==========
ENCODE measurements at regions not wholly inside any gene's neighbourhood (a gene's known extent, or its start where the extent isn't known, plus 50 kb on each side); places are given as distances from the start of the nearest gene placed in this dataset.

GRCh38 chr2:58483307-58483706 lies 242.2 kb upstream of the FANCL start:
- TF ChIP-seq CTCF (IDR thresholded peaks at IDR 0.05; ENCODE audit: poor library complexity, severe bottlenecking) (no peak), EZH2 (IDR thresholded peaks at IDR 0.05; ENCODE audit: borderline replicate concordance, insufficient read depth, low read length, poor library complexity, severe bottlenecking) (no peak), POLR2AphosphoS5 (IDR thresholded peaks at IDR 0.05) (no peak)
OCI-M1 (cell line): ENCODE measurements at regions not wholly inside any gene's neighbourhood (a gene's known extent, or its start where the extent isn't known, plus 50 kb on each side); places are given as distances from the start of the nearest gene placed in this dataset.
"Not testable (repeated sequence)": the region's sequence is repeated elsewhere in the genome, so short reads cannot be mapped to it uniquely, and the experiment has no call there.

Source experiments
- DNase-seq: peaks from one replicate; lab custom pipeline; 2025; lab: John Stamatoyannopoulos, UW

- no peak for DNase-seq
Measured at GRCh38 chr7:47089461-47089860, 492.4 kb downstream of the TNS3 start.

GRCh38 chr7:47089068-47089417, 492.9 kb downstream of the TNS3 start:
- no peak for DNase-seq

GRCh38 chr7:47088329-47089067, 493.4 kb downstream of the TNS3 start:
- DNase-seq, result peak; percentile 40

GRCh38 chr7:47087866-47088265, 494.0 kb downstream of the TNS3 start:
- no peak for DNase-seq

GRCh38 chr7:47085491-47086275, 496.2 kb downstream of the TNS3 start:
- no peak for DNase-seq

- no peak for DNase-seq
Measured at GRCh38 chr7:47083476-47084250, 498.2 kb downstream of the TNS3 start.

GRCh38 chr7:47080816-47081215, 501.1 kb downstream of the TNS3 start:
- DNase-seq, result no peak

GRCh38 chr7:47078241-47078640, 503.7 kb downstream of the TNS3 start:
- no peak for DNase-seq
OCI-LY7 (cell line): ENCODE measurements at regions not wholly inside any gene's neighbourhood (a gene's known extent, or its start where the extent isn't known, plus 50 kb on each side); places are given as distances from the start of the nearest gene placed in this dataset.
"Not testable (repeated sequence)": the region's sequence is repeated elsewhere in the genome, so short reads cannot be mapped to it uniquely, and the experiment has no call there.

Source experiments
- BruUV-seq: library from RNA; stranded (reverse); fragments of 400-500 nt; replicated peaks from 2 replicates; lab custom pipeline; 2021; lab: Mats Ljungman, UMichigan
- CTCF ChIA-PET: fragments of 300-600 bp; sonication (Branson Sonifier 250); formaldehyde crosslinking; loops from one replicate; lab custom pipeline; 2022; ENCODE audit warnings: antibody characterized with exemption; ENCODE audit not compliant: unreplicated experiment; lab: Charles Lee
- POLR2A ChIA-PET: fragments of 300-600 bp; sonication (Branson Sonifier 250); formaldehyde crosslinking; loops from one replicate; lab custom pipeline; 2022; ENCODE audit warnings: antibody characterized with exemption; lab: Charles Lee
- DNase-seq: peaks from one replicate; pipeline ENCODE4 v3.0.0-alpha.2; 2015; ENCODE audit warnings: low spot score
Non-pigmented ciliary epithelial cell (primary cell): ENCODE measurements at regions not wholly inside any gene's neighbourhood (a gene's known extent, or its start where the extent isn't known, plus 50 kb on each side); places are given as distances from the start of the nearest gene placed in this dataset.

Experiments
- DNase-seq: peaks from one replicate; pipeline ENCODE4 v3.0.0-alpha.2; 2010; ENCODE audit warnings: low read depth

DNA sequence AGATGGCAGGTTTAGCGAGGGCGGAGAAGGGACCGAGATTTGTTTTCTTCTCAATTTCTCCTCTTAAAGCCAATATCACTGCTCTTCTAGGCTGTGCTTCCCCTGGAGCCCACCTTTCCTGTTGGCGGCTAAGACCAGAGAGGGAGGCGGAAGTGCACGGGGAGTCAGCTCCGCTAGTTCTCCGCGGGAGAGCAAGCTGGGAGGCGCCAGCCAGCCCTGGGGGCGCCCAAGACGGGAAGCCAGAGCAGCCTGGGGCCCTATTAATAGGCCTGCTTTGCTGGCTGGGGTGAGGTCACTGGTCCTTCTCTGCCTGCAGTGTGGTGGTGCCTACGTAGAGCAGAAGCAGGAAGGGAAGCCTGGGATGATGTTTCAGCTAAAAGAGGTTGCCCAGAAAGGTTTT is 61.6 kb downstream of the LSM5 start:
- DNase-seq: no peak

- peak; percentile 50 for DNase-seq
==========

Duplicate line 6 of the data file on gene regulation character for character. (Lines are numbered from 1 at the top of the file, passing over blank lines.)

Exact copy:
Source experiments